Fixing the Foredeck

The most significant fault identified during our marine survey prior to our purchase of “Anastasia III” (that was our KK42’s name when we bought her) was water penetration of the foredeck. This made the foredeck soft and spongey in several places, particularly around the foot switches used to control the windless. We negotiated a significant price reduction because of this, but also had to commit to fixing it when we arranged financing of the boat through our credit union.

During her build, hull #99 was ordered with the pricy teak foredeck option. It looks really nice when taken care of for a couple decades, but there comes a point when it is just plain worn out. Ours was well past that point.

Teak is attached to the standard fiberglass deck using adhesive. Back in 1986 they didn’t trust glue, so screws were also used to hold the teak down to the fiberglass underneath. Epoxy or silicone seals the screw holes, and rubber caulk seals between planks. When these seals are breached, water gets under the teak, and into the fiberglass. On Cirila, water also crept into the fiberglass laminations at the hause pipes (holes), where anchor chain goes through the deck into its storage locker.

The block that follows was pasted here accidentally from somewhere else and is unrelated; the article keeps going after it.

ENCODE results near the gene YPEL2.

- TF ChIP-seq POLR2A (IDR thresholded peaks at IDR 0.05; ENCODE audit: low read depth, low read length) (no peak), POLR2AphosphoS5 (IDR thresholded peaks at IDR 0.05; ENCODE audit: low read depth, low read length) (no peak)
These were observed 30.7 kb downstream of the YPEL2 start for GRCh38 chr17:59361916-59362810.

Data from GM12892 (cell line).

In June of 2016, we embarked on the “fix the foredeck” project. Pepe’s Yacht Service on Clear Lake won our business with their sound reputation and competitive price. After a Memorial cruise to Galveston, we motored Cirila up the ship channel, back into Clear Lake, and directly to Pepe’s. We parked her in a tight slip at the boat yard, where work began a couple days later.

We continued to live aboard while the teak stripping got underway. This ugly, noisy, demolition process is hard to watch, but when your office overlooks the foredeck, is impossible to ignore. The long slender teak planks don’t give up easily – they crack off in splinters. No, we would not be repurposing the wood. Nor was it easy to remove the bowsprit – the teak platform on the bow that houses all the ground tackle (anchors and associated hardware).